Cogprints

HOW COULD CONSCIOUS EXPERIENCES AFFECT BRAINS?

Velmans, Professor Max (2002) HOW COULD CONSCIOUS EXPERIENCES AFFECT BRAINS? [Journal (Paginated)]

Full text available as:

[img]HTML
206Kb

Abstract

In everyday life we take it for granted that we have conscious control of some of our actions and that the part of us that exercises control is the conscious mind. Psychosomatic medicine also assumes that the conscious mind can affect body states, and this is supported by evidence that the use of imagery, hypnosis, biofeedback and other ‘mental interventions’ can be therapeutic in a variety of medical conditions. However, there is no accepted theory of mind/body interaction and this has had a detrimental effect on the acceptance of mental causation in science, philosophy and in many areas of clinical practice. Biomedical accounts typically translate the effects of mind into the effects of brain functioning, for example, explaining mind/body interactions in terms of the interconnections and reciprocal control of cortical, neuroendocrine, autonomic and immune systems. While such accounts are instructive, they are implicitly reductionist, and beg the question of how conscious experiences could have bodily effects. On the other hand, non-reductionist accounts have to cope with three problems: 1) The physical world appears causally closed, which would seem to leave no room for conscious intervention. 2) One is not conscious of one’s own brain/body processing, so how could there be conscious control of such processing? 3) Conscious experiences appear to come too late to causally affect the processes to which they most obviously relate. This paper suggests a way of understanding mental causation that resolves these problems. It also suggests that “conscious mental control” needs to be partly understood in terms of the voluntary operations of the preconscious mind, and that this allows an account of biological determinism that is compatible with experienced free will.

Item Type:Journal (Paginated)
Additional Information:Target article for Special Issue of the Journal of Consciousness Studies
Keywords:consciousness, causality, brains, reductionism, physicalism, dual-aspect theory, complementary perspectives, first-person, third-person, psychosomatic, psychophysical, psychoneuroimmunology, mind
Subjects:Neuroscience > Neuropsychology
Psychology > Cognitive Psychology
Philosophy > Philosophy of Mind
ID Code:2750
Deposited By:Velmans, Professor Max,
Deposited On:31 Jan 2003
Last Modified:11 Mar 2011 08:55

References in Article

Select the SEEK icon to attempt to find the referenced article. If it does not appear to be in cogprints you will be forwarded to the paracite service. Poorly formated references will probably not work.

Baars, B.J. and McGovern, K. (1996) ‘Cognitive views of consciousness: What are the facts? How can we explain them?’, in M. Velmans (ed.) The Science of Consciousness: Psychological, Neuropsychological, and Clinical Reviews, London: Routledge.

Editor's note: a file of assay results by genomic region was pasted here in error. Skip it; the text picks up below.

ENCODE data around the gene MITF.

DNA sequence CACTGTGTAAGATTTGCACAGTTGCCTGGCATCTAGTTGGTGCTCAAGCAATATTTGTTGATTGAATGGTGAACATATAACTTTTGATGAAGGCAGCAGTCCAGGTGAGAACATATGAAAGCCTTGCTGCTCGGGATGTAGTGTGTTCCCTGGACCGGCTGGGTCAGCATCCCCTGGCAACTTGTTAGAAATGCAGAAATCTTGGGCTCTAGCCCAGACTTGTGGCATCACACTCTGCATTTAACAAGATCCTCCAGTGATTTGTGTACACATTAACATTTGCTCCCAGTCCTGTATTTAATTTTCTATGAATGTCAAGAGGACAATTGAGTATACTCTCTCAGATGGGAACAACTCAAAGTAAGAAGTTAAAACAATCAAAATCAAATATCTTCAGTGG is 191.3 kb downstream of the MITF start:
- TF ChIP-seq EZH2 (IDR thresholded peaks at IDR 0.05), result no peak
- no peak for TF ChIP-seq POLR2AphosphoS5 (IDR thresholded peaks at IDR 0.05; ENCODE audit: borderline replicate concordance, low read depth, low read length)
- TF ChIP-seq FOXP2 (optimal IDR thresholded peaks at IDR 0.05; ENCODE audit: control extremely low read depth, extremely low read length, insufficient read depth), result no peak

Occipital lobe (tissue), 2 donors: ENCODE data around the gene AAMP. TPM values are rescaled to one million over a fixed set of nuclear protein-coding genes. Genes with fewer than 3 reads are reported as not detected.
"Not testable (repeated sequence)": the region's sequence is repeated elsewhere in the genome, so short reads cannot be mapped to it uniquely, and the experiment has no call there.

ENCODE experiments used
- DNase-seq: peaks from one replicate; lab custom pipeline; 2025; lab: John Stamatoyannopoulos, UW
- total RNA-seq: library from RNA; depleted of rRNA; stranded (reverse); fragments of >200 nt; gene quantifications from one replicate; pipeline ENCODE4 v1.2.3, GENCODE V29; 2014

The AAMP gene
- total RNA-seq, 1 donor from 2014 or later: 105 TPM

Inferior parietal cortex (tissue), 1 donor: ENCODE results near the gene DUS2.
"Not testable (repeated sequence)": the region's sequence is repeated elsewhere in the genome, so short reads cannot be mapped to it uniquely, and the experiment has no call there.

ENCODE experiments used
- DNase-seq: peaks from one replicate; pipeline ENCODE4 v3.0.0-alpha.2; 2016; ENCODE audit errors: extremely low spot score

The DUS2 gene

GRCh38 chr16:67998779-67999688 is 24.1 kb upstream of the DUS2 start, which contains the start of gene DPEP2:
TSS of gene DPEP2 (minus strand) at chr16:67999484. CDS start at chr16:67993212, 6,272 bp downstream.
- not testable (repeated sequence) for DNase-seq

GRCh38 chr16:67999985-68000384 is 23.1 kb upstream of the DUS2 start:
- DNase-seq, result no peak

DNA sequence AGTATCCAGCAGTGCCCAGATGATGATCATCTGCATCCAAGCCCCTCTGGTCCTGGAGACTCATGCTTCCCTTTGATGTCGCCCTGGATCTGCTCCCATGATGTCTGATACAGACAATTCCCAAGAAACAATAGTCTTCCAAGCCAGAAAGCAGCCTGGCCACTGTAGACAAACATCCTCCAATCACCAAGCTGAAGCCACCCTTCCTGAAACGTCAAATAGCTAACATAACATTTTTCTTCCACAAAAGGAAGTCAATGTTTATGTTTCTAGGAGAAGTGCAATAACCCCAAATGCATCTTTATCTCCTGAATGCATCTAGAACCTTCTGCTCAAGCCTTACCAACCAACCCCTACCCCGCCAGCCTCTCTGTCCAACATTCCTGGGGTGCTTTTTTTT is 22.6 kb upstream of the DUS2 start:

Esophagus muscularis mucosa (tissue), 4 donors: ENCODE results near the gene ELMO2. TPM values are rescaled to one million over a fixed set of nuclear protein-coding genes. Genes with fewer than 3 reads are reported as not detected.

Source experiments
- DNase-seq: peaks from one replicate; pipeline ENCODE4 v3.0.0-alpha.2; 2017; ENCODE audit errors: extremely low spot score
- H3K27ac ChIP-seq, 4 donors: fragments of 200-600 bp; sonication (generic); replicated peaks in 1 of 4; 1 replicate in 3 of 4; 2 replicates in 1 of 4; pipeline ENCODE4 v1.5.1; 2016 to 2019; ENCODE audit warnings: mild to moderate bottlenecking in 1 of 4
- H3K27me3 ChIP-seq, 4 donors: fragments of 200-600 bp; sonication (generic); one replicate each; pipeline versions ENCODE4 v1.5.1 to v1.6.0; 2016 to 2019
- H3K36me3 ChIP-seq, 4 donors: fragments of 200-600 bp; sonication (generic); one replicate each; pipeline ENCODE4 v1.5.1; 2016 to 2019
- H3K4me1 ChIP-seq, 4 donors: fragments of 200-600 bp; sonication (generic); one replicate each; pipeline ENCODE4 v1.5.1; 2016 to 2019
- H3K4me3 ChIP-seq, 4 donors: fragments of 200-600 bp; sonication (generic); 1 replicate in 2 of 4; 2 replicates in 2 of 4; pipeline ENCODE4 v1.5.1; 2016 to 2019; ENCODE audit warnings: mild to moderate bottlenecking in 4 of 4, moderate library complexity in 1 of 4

Barber, T. X. (1984) ‘Changing “unchangeable” bodily processes by (hypnotic) suggestions: a new look at hypnosis, cognitions, imagining, and the mind-body problem’, in A.A. Sheikh (ed.) Imagination and Healing, Farmingdale, N.Y.: Bayworld.

Boomer, D. S. (1970) ‘Review of F. Goldman-Eisler Psycholinguistics: Experiments in spontaneous speech’, Lingua 25:152-164.

Broad, C.D. (1925) The Mind and Its Place in Nature, London: Routledge & Kegan Paul.

Crick, F. (1994) The Astonishing Hypothesis: The scientific search for the soul, London: Simon & Schuster.

Dewar, E. M. (1976) ‘Consciousness in control systems theory’, in G. G. Globus, G. Maxwell, and I. Savodnik (eds) Consciousness and the Brain, New York: Plenum.

Flew, A. (ed.) (1978) Body, Mind, and Death, New York: Macmillan Publishing Co.

Fodor, J.A., Bever, T.G. and Garrett, M.F.(1974) The Psychology of language, New York: McGraw-Hill.

Gardner, H. (1987) The Mind’s New Science, New York: Basic Books, Inc.

Goldman-Eisler, F.(1968) Psycholinguistics: Experiments in spontaneous speech, New York: Academic Press.

Hashish, I., Finman, C. and Harvey, W. (1988) ‘Reduction of postoperative pain and swelling by ultrasound: a placebo effect’, Pain 83: 303-311.

Kanttinen, N. and Lyytinen, H. (1993) ‘Brain slow waves preceding time-locked visuo-motor performance’, Journal of Sport Sciences 11, 257-266.

Karrer, R., Warren, C. and Ruth, R. (1978) ‘Slow potentials of the brain preceding cued and non-cued movement: effects of development and retardation’, in D.A. Otto (ed) Multidisciplinary Perspectives in Event-Related Potential Research, Washington D.C.: U.S. Government Printing Office.

Kihlstrom, J.F. (1996) ‘Perception without awareness of what is perceived, learning without awareness of what is learned’, in M. Velmans (ed.) The Science of Consciousness: Psychological, Neuropsychological, and Clinical Reviews, London: Routledge.